Last month, writer/director Jeff Baena and actor/producer Aubrey Plaza brought their film, The Little Hours, based loosely on a section of Boccaccio's irreverent 14th century social satire Decameron, to SIFF. A few hours before their screening, on a very hot Saturday afternoon, we sat down for a few minutes (13, to be exact) to talk about the film.
(The Little Hours—which also stars Alison Brie, Kate Micucci, Fred Armisen, John C. Reilly, Molly Shannon, Nick Offerman, Jemima Kirke, and Paul Reiser—is playing now at the SIFF Egyptian and a place called the AMC Seattle 10, which is apparently the new name and corporate parent of the artist formerly known as the Metro and the Sundance Cinemas in the U-District. Bummer.)
I had read that Baena and Plaza were/are a couple, but I didn't feel comfortable asking about it (IndieWire didn't mind). Nor did I get around to asking Baena about his experience co-writing I Heart Huckabees with David O. Russell. (When I interviewed him about Huckabees for this very publication, nearly 13 years ago, it went so well that he insisted I come to LA so we could do mushrooms together, though I suspect it was just pillow talk.)
The chat with Baena and Plaza was nowhere near that chummy, but it did kick off with Plaza reminiscing fondly about the "amazing" Seattle film crew she worked with on Safety Not Guaranteed a few years back.
Then we got down to the subject that was clearly on everyone's mind: the Catholic church in 14th century Italy.
I was curious about the origin of the film? Did it start off with a dog-eared copy of Boccaccio?
BAENA: Right. I went to NYU and my major was film, writing and directing. And then I took electives at the Gallatin program [an interdisciplinary department for gifted students], and for whatever reason, all the classes I took fit under the medieval and renaissance studies banner. So I got a minor in medieval and renaissance studies. And one of the classes I took was sexual transgression in the middle ages and renaissance. And that was where I was introduced to The Decameron for the first time. So I read it and I fell in love with it. I thought that was really funny and timeless. So I always kind of had that in the back of my head. And then I was hanging out with another filmmaker and it came up. This is like a year and a half ago, after almost 18 years from when I first read it. And she was encouraging me to make it. And it turns out one of the minority investors, she's from Tuscany. And she had been asking the investor group for three or four years to come to Tuscany and shoot in these medieval villages that she had access to. And so when I told my producer about this idea, she told me that this woman had been pitching this for a while and would be overjoyed. It all just kind of came together really fast.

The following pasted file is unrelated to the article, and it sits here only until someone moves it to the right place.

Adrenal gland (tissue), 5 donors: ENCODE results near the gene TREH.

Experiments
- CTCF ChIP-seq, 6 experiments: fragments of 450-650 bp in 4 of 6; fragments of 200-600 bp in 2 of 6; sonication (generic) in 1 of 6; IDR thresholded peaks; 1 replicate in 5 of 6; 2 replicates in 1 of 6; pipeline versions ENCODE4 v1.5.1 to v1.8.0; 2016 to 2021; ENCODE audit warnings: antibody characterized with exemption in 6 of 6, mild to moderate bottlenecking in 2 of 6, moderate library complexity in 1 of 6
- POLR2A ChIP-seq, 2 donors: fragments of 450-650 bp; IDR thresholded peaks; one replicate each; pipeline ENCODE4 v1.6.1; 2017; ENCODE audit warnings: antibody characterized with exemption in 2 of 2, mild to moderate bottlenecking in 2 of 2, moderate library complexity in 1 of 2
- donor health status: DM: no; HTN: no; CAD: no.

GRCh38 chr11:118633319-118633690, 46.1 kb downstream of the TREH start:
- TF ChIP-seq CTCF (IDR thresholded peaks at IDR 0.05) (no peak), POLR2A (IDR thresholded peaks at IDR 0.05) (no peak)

Are there many similarities between the sexual transgressions of the present day and those of the middle ages?
BAENA: I think there are more similarities than differences. I mean, the chief differences are what make this a movie, and that's why it's interesting to me. Primarily it's sort of the subjugation of women and how they were forced to live in a structure that they didn't want to be in. And our misunderstanding of history, where we think of nuns and priests and clergy as being these hyperreligious people who were just dedicating their lives to Christianity. The reality is: It was more of a social structure. Women, when they were little girls, would go into convents, basically treating them as schools, and then by the time they were of age, let's say 14 or older, they would get married off. But oftentimes they wouldn't. So either they were a way for the family to sort of tithe. Or the family just wanted to curry favor with the church. Or they were widows, or they were spinsters. All these different reasons why they weren't let out of the convent. One of the things we read in this class were the Penitentials, which were the punishments the church would levy against people. And it was wild just how much trouble people were getting into back then, how much they didn't want to be there. And how they made do, and how repressed they were. So that was fascinating to me.
As opposed to the idea that you have a vocation, that you take a vow of chastity and really mean it?
BAENA: There is a portion of people that applied to. I think it was a far minority… Well, this movie takes place in 1347, so in the 1400's is when you start seeing women choosing to go into the convent. I think at some point it was almost 30% to 40% of women chose to go into the convent. Especially in the Florence area. Almost as like an act of feminism. But before that, it was almost a punishment.